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The Pigeon Tunnel: John Le Carré

I haven't finished reading this yet, but I already know it's going to be the kind of book where I just want to read out random passages to strangers, so here is a bit I liked:

"To the lawyer, truth is facts unadorned. Whether such facts are ever findable is another matter.  To the creative writer, fact is raw material, not his taskmaster but his instrument, and his job is to make it sing... Was there ever such a thing as pure memory?  I doubt it.  Even when we convince ourselves that we're being dispassionate, sticking to the bare facts with no self-serving decorations or omissions, pure memory remains as elusive as a bar of wet soap."

This is so true.  I don't remember actual stuff that happened.  I only remember the story I told myself about it afterwards.  It's a way better story, anyway. Internally consistent, people have motivations that make sense, it's just so much better than the primary world.

The first chapter is titled "Don't Be Beastly To Your Secret Service"  and is mostly about people working for MI5 and MI6 ranting at spy-thriller writers.  It amused me enormously, and here is a randomly selected line, about his experience at MI5:

"Spying on a decaying British Communist party twenty-five thousand strong that had to be held together by MI5 informants did not meet my aspirations."

Or, on British Intelligence in general "I would guess there is not a spy agency anywhere in the Western world that has enjoyed more mollycoddling from its domestic media than ours. Embedded scarcely covers it. Our systems of censorship, whether voluntary or imposed by vague and draconian legislation, our skills in artful befriending, and the British public's collective submission to wholesale surveillance of dubious legality are the envy of every spook in the free and unfree world."

He contradicts himself a bit, but I find him too hilarious to care.

Oh drat, some LJ change has disabled my 'all power corrupts but we need electricity' tag for being too long.  ALAS.


( 12 comments — Leave a comment )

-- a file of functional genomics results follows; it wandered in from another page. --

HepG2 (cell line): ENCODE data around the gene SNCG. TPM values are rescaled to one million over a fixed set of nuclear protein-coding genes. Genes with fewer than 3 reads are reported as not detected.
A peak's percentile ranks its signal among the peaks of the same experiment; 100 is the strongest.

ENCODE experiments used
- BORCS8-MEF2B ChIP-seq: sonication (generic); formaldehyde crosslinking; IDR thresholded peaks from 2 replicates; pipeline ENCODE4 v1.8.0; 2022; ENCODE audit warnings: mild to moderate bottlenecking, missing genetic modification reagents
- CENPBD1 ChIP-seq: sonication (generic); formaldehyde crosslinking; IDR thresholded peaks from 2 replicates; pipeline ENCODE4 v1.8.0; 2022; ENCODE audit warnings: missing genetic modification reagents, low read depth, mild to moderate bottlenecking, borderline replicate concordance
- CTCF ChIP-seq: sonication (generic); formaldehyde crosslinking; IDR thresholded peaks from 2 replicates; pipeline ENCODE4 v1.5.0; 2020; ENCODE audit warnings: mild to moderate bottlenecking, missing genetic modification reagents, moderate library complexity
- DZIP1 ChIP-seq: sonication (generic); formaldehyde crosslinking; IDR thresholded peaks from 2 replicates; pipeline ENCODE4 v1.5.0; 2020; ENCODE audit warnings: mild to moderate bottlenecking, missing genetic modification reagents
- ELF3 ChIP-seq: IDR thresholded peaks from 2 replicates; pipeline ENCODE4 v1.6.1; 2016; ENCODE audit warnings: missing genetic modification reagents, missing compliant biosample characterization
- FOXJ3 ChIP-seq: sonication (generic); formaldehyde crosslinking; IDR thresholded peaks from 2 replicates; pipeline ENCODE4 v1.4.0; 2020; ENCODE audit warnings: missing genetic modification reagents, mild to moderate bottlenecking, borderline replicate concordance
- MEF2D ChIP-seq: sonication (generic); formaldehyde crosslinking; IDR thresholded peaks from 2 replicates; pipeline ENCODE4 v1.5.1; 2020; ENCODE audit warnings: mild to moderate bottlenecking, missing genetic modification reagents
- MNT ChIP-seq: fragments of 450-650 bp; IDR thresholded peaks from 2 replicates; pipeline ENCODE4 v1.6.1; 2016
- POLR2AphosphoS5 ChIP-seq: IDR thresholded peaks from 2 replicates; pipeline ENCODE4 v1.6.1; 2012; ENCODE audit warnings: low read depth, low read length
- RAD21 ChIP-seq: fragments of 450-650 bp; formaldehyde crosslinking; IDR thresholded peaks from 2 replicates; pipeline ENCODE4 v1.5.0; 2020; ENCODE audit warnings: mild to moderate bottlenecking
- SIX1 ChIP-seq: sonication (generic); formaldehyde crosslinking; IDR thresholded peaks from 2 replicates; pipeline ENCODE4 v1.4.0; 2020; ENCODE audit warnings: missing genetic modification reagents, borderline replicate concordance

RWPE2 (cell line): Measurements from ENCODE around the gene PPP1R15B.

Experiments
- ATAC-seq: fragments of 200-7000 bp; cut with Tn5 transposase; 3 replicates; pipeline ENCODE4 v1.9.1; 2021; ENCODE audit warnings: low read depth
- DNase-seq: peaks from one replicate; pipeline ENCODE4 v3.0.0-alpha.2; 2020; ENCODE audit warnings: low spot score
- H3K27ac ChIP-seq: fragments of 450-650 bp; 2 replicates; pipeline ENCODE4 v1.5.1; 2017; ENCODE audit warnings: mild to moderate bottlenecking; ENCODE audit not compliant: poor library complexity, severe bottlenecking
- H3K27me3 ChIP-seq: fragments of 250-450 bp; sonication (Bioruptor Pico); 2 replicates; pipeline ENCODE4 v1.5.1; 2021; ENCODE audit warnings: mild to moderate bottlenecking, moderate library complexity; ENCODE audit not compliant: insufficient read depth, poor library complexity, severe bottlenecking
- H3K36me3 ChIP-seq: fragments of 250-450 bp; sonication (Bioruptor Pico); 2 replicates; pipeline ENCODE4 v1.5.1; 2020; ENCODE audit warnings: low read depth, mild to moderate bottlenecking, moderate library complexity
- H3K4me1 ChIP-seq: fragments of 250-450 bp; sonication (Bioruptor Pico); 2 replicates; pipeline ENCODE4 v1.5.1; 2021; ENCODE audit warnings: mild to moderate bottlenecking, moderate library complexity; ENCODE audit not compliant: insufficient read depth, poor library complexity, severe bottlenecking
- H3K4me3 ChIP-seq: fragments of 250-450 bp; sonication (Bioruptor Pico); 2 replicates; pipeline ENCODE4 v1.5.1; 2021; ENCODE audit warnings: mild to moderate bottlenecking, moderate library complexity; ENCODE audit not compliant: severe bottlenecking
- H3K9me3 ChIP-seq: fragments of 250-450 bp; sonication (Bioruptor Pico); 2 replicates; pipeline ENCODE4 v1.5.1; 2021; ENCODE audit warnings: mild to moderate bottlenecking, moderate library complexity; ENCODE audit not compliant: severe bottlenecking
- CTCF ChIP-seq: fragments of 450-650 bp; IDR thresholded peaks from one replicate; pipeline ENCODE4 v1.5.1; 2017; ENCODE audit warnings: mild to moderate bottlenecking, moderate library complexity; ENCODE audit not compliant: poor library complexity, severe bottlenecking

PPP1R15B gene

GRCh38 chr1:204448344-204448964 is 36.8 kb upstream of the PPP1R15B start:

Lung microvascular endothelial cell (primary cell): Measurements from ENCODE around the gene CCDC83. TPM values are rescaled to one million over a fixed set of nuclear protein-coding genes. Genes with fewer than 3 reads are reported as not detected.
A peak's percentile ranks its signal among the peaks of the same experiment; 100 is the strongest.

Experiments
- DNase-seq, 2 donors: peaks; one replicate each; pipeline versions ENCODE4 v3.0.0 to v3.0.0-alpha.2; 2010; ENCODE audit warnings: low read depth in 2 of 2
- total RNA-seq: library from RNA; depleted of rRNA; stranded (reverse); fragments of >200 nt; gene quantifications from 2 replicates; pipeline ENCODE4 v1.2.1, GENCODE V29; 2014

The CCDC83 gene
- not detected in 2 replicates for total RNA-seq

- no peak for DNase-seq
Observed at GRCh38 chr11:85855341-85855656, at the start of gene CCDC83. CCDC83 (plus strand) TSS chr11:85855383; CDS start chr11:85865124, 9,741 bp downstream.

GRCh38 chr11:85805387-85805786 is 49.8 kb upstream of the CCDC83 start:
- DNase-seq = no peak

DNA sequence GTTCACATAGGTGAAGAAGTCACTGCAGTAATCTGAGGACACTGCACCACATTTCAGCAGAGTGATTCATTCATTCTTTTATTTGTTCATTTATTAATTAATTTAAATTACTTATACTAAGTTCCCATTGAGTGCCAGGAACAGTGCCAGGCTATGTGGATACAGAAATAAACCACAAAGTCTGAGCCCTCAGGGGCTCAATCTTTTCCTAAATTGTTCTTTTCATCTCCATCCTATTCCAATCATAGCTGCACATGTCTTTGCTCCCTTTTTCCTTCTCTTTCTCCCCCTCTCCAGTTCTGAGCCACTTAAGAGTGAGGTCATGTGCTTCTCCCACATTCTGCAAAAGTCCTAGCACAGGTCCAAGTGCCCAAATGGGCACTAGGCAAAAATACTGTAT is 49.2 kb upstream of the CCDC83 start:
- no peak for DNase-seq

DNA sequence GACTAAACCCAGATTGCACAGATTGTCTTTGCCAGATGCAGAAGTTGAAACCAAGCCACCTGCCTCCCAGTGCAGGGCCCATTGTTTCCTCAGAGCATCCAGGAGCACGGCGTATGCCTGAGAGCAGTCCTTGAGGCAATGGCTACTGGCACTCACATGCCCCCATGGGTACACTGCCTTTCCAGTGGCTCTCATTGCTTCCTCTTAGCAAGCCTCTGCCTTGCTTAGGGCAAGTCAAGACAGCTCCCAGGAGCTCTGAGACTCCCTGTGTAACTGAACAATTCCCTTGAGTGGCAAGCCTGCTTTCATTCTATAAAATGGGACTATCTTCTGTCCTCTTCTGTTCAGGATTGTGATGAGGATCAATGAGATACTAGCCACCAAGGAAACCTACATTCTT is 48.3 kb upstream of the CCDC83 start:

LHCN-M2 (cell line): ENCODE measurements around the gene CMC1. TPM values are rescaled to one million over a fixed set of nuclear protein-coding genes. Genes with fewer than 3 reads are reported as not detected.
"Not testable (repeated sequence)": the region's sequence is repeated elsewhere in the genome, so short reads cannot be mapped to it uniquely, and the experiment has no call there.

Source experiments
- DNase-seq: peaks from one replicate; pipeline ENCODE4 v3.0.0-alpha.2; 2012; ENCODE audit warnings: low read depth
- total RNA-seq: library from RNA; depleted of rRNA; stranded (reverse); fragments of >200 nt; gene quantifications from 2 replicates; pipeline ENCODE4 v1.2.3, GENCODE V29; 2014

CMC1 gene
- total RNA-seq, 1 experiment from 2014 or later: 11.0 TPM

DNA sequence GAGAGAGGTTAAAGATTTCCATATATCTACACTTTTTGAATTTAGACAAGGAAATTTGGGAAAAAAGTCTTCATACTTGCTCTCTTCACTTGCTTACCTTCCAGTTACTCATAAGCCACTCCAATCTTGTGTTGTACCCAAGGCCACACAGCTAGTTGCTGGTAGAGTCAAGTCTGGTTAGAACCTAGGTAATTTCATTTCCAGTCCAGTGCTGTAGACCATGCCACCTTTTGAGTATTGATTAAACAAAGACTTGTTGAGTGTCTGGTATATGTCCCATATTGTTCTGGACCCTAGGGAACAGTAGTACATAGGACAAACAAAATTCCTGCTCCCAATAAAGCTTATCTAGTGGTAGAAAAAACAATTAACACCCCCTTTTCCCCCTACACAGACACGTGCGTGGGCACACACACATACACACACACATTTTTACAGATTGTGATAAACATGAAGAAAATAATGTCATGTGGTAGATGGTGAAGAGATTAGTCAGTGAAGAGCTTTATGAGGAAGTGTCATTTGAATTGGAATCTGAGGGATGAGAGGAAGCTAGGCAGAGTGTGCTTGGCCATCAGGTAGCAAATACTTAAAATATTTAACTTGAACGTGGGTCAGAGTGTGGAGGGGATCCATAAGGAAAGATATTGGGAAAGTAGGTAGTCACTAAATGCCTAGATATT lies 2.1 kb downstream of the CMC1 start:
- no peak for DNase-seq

1st May, 2017 18:41 (UTC)
That sounds like an interesting read. Will there be more quotes?
1st May, 2017 20:35 (UTC)
Very probably! Apart from anything else, it's an excuse to use my George Smiley icon!
1st May, 2017 18:52 (UTC)
I've adored his books my entire adult life. I have to track this down and read it, have been meaning to for a few months!
1st May, 2017 20:36 (UTC)
I adore his Smiley books. Some of the later ones I was less in love with, but I read and re-read the Smiley ones until I have lost count!
1st May, 2017 20:52 (UTC)
The Smiley books are by far my favorites also!
1st May, 2017 22:39 (UTC)
In that case I have an anecdote I've probably not told you: when I was at university, I had a tutor who was popularly reputed to be a recruiter for British Intelligence. He never mentioned anything to me directly, but after I got my degree, I got a letter inviting me to a secret interview in London at the Ministry of Defence. It said something like 'in your own interest don't disclose this to anyone'. It was THE MOST LE CARRE THING!!!

Obviously, demonstrating just how utterly wrong he'd got me, I instantly told everyone I knew about it, and have been doing so periodically ever since. :-DDD
1st May, 2017 21:31 (UTC)
There is still 'power corrupts but we need electricity'? Which is good, because it's a good tag.
1st May, 2017 21:34 (UTC)
Ooh! So there is!
1st May, 2017 22:22 (UTC)
Hmmm. I haven't read any Le Carré in years and years. You're making me think I need to remedy that.
1st May, 2017 22:39 (UTC)
This one is a kind of autobiography, and definitely very readable.
1st May, 2017 22:42 (UTC)
... the more-recent non-Smiley one I remember liking particularly was 'Our Game' although I liked the recent TV series of the Night Manager too.
8th May, 2017 06:15 (UTC)
As a lawyer, I have to rather disagree with him about how I see facts. Facts are the scaffolding, the supports on which I build the compelling structure of my arguments. In a certain kind of case, facts are a great bell to be struck with a well-tuned argument so that the truth rings out and cannot be ignored.

But I am a rather liberal, activist sort of lawyer. There are those of us are rather agnostic about whether one can actually get at 'truth', so I suppose he's talking about them. Some are even agnostic about whether there is such a thing as trut.
( 12 comments — Leave a comment )

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